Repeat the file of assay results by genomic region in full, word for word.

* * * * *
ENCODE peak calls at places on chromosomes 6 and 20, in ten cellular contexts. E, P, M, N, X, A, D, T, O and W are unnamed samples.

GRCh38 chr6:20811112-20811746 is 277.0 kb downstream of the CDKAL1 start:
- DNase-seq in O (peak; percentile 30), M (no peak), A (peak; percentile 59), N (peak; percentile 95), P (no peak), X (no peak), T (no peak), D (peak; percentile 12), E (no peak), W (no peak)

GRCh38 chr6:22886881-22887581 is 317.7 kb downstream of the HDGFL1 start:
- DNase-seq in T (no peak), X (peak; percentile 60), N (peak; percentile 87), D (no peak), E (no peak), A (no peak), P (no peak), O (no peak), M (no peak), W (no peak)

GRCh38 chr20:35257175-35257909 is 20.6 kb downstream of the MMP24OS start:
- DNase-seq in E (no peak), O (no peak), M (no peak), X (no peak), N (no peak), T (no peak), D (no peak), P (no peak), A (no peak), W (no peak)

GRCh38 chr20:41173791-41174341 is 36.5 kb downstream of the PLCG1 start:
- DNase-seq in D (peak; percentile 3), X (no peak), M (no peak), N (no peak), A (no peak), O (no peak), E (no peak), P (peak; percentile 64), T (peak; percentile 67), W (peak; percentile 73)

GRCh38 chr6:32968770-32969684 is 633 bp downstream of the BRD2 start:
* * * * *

ENCODE peak calls at places on chromosomes 6 and 20, in ten cellular contexts. E, P, M, N, X, A, D, T, O and W are unnamed samples.

GRCh38 chr6:20811112-20811746 is 277.0 kb downstream of the CDKAL1 start:
- DNase-seq in O (peak; percentile 30), M (no peak), A (peak; percentile 59), N (peak; percentile 95), P (no peak), X (no peak), T (no peak), D (peak; percentile 12), E (no peak), W (no peak)

GRCh38 chr6:22886881-22887581 is 317.7 kb downstream of the HDGFL1 start:
- DNase-seq in T (no peak), X (peak; percentile 60), N (peak; percentile 87), D (no peak), E (no peak), A (no peak), P (no peak), O (no peak), M (no peak), W (no peak)

GRCh38 chr20:35257175-35257909 is 20.6 kb downstream of the MMP24OS start:
- DNase-seq in E (no peak), O (no peak), M (no peak), X (no peak), N (no peak), T (no peak), D (no peak), P (no peak), A (no peak), W (no peak)

GRCh38 chr20:41173791-41174341 is 36.5 kb downstream of the PLCG1 start:
- DNase-seq in D (peak; percentile 3), X (no peak), M (no peak), N (no peak), A (no peak), O (no peak), E (no peak), P (peak; percentile 64), T (peak; percentile 67), W (peak; percentile 73)

GRCh38 chr6:32968770-32969684 is 633 bp downstream of the BRD2 start: